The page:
2. He must perform all cues correctly within the "delay time" or he gets no reward that round.
  3. There's no "do-overs" any failure = nothing in the round.
  4. All clicks earn one reward. No jackpots. Results are binary - either one, or none.
  5. There is just one click per round. Four cues doesn't equal four clicks. This isn't tricking the dog. Instead, all the behaviors will be considered one behavior chain.
  6. All known behaviors are fair game if they can be reasonably and safely performed in the location of the game.
  7. There's no action required after getting the click. He'll often sit to get the reward, but I don't require it from him.

How the game goes:

  • With Wally in a sit/down (his choice), I decide the "delay time" for the round. This is the time he has to perform to cue and still be considered successful. Also, decide how many cues you'll require. I start with 2 and work up to 6 on a usual day, sometimes 7 or 8, especially if they are "easy" cues.
  • Give the first cue, if he performs it before the delay time is over, give the next, and so on until he's done as many as you'd like. Click and treat the final cue.
  • Start the next round as soon as he's eaten his treat. Keep him involved and engaged. If he's doing well, pick up the pace by shortening the delay time, causing the cues to come out faster and him needing to perform faster.
  • Feel free to reuse cues in a round. Many times, I do something like: sit, down, up, sit, up, down <click>


Why I like this game:

This game helps him to think quickly while staying focused on me for his next cue. He has to process the cue and the action required AND be ready for the next cue. He can't anticipate what I want because they can come in any order at all. He also has to manipulate his body from various positions to get to the next position, increasing his dexterity and body awareness.


Find it! Games

This is a game he plays mostly by himself, though there's some rules that involve me as well. This game is just as the name suggests. He has to find the object in question. Now there's two ways I play: He has to find treats, or he has to find me.

Rules for Treat Find It!

  • He starts in a sit or down position (his choice).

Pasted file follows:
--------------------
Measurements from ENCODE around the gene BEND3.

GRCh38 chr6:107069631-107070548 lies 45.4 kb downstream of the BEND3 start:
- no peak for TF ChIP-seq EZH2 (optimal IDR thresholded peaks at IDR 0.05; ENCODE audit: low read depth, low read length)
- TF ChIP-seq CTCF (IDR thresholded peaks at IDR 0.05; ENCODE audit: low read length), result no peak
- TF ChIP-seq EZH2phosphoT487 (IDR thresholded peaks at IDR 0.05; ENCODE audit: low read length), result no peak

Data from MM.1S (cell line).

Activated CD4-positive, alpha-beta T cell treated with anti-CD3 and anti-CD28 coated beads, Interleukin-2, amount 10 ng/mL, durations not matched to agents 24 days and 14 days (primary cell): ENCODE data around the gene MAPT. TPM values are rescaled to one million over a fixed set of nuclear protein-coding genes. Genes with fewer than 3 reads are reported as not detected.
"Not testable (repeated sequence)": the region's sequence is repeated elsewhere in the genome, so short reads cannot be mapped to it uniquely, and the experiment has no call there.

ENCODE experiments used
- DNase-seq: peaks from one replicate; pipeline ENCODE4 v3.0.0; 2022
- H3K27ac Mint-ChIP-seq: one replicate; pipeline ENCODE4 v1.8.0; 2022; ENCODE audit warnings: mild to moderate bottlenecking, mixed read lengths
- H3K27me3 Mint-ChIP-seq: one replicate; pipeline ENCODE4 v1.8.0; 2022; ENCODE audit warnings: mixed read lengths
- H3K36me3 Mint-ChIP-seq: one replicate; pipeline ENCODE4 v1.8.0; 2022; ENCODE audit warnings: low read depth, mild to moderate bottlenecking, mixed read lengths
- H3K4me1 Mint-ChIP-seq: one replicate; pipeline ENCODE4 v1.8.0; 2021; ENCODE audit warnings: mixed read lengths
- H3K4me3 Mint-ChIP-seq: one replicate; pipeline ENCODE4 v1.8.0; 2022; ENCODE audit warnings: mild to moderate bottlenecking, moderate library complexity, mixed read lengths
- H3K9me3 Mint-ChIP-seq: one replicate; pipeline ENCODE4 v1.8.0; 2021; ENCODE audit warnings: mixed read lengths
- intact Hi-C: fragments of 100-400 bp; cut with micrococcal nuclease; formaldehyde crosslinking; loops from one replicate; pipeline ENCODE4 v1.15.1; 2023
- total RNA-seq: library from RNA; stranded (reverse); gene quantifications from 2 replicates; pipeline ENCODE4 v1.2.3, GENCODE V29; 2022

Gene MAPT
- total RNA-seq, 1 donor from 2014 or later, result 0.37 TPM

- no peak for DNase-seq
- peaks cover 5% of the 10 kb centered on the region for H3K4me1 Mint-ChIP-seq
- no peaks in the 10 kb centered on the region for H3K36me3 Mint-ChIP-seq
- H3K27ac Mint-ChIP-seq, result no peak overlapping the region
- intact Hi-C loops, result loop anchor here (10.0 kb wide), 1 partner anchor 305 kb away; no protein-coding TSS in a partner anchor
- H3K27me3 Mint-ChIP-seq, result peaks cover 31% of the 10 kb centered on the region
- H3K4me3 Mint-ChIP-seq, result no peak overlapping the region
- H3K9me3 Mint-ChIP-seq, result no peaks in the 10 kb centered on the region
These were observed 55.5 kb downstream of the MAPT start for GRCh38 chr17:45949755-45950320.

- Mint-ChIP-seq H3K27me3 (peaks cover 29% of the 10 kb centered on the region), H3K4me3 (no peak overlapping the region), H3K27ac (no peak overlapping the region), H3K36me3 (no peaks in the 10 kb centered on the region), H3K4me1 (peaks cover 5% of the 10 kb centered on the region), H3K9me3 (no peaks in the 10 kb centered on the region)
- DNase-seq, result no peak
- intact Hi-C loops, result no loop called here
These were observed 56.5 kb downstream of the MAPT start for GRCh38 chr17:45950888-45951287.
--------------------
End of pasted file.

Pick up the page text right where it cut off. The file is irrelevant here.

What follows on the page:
• He stays while I set up the game. If he moves, I stop setting up and I put him back and give the stay cue again
  • Once I set up all the "search points", he still has to remain in position until I cue "Find It"
  • Once I do, he's free to do as he likes to find the treats. Since I hide them in bath towels/dish towels he usually "digs" and paws at them and of course sniffs and bites at the towels.
  • He has to signal to me that he thinks he's done. He'll sit/lie down. Only then do I check.
  • If he's done, he gets praised and if we're playing another round, I'll direct him back to the starting point and repeat the cycle again.

Rules for Me Find It!:

  • Wally must stay where I put him and not move until I call his name. If he moves (and I can hear him thanks to his rattling tags), I put him back.
  • Once I call him, he has to find me.
  • He has to try for at least a minute before he's allowed to "give up" and bark/whine to call to me.
  • If he barks/whines and isn't searching - then I'll come back, but he gets no reward. Then, if playing another round, repeat the cycle.
  • If he's searching but barks when he stops for a moment, I'll call again. If he stops, but is still silent (he's probably looking or waiting), I'll call again.
  • When he finds me, he's to come to me and sit in front of me. He'll get the c/t at that point.


Why I like this game:

Both variations require him to use his senses to find the goals. For the objects, he has to use his paws and his nose to manipulate the towels and push them out of the way to get the treats. He has to realize that there's nothing else left and stop his work. They also help to work independently.